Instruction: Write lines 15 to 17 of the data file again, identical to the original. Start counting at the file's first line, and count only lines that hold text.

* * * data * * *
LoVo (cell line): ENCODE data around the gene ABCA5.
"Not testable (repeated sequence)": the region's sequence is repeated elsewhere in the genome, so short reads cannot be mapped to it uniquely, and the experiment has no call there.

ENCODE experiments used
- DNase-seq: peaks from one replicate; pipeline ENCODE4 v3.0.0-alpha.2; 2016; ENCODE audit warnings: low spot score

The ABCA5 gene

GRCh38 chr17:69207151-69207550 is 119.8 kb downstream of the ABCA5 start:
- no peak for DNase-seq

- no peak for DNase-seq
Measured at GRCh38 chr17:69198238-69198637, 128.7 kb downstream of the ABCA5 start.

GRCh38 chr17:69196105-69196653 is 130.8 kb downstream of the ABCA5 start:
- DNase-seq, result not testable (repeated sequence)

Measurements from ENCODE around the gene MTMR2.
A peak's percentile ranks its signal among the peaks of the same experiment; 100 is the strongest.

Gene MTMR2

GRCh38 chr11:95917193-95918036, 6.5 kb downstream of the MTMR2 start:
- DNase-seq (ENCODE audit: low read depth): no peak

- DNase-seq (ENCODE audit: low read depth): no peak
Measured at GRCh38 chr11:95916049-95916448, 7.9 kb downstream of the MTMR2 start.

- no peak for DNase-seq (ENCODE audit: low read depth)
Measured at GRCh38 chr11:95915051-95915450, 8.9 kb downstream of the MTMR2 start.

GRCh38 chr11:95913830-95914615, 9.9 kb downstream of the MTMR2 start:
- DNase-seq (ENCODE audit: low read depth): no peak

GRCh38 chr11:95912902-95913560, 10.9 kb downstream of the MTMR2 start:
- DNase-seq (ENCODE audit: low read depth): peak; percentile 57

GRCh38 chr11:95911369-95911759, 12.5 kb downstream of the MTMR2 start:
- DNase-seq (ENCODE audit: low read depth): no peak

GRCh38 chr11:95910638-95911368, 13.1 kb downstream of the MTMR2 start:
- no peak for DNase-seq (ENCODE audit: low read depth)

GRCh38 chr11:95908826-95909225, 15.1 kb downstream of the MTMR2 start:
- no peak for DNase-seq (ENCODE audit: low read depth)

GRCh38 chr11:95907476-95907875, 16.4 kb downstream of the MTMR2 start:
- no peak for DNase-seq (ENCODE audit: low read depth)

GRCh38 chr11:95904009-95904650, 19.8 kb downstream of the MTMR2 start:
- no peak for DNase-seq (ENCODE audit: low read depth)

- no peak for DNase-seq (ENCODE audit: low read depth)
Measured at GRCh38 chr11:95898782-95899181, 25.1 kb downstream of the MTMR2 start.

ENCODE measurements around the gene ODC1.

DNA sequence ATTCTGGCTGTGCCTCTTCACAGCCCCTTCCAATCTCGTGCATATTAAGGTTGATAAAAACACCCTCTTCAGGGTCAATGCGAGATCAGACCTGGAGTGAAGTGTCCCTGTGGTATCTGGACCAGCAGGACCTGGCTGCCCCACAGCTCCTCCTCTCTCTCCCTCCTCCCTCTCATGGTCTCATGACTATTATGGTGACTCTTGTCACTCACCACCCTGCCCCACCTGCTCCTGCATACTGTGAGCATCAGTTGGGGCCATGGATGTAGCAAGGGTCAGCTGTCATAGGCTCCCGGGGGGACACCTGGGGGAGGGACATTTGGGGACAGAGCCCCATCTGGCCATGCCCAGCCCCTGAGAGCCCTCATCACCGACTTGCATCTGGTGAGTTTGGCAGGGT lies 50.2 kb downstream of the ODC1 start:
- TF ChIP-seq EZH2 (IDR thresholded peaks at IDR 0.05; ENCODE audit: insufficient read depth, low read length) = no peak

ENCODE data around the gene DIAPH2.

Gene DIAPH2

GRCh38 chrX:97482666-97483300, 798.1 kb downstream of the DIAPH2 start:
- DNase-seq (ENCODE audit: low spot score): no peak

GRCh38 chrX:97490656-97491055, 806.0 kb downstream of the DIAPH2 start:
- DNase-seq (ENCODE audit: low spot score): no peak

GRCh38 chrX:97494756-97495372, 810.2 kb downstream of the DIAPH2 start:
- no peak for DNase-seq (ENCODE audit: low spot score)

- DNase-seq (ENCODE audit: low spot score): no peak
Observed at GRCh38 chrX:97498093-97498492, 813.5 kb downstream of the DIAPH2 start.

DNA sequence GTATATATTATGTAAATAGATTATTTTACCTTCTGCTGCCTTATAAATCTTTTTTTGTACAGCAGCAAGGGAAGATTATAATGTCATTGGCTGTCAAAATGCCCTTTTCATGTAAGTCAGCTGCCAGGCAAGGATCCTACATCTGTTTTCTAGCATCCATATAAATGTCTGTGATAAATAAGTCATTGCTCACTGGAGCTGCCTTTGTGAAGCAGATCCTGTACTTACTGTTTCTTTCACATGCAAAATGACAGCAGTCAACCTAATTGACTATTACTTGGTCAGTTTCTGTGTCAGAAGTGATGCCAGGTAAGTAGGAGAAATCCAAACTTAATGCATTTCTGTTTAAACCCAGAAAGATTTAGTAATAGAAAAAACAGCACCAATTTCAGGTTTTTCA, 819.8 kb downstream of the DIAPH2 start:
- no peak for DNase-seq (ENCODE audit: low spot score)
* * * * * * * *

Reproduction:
GRCh38 chr11:95917193-95918036, 6.5 kb downstream of the MTMR2 start:
- DNase-seq (ENCODE audit: low read depth): no peak

- DNase-seq (ENCODE audit: low read depth): no peak